I cannot believe that the owner’s outcome would be any different using Mobil-1 or Pennzoil or any other standard synthetic motor oil of the proper viscosity–or even something close to it–versus the “Euro spec” stuff. This, of course, assumes reasonable oil change intervals. If someone changes the oil every few years, they are going to have problems with any modern engine, no matter what type of oil they use.
I believe both Mobil 1 and Penzoil synth meet the VW specs so no problem there.
It is the stuff that comes from a white barrel labled “Sinthtech” or worse, conventional oil that the Quickie Lube places squirt in that they sell for a premium price. And the owners that think that oil is oil, right?? and do their changes every 15,000 miles or so whether it needs it or not. Those owners are the part of the problem. Audi is the other part.
I believe it’s really true.
It’s simple. If you drive a 2017 Chevy, you use oil that the label states meets the Dexos spec. If not, you’re using the wrong oil. If you drive a 2017 Audi, you use oil that the label clearly states meets the 502.00 or 504.00 spec (whichever is appropriate). If not, you’re using the wrong oil. Period.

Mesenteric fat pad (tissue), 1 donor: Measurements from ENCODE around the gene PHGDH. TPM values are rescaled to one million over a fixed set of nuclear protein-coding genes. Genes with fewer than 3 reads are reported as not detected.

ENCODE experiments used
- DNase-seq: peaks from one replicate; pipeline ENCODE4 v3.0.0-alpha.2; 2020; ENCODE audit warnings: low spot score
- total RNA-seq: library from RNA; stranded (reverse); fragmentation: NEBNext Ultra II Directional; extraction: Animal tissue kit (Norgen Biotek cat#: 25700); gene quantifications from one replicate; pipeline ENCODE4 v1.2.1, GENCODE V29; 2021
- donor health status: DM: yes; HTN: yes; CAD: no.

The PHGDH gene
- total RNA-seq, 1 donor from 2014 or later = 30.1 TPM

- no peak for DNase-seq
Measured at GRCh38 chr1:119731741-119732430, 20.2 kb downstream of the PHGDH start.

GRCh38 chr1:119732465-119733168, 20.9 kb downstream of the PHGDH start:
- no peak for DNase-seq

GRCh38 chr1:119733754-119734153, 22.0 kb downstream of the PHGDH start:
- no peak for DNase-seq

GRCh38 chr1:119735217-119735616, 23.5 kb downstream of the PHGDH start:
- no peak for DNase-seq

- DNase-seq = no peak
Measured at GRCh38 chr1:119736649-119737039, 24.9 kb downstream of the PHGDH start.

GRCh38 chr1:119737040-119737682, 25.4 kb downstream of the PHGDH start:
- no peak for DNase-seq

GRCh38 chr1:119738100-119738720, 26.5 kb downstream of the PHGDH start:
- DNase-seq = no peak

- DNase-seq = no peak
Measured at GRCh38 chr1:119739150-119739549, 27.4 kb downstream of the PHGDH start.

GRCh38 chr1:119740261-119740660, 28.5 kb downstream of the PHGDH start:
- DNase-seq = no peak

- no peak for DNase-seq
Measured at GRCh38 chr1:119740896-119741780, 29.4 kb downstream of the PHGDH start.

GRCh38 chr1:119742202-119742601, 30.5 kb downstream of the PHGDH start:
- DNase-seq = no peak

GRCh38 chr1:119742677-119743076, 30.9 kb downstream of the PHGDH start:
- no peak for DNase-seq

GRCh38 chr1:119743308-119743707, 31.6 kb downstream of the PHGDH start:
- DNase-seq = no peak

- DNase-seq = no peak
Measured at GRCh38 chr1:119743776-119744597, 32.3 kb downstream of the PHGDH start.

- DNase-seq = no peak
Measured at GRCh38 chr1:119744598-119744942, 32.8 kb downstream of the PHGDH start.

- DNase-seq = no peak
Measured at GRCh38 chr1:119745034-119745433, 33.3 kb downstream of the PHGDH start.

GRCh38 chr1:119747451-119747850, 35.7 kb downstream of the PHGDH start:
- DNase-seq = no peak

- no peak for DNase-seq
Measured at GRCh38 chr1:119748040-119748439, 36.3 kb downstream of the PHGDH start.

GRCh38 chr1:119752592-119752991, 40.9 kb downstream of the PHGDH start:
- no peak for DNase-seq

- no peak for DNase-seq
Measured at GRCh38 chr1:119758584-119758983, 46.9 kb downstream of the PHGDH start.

Now that’s not an iron-clad guarantee that you won’t have engine wear, but if you do of course the first thing any mechanic will ask is “Are you using the proper oil?” If the answer is no I’m going to point to that as the first likely culprit, along with changing it and checking it regularly.
And don’t get me started about going to Walmart and grabbing a Fram oil filter for your Eurolux car.
Just to avoid problems, I use Liqui Moly 5W40 synthetic oil and a Mann filter in my 2014 Audi. Not terribly pricy for a DIYer, but worth it, IMHO.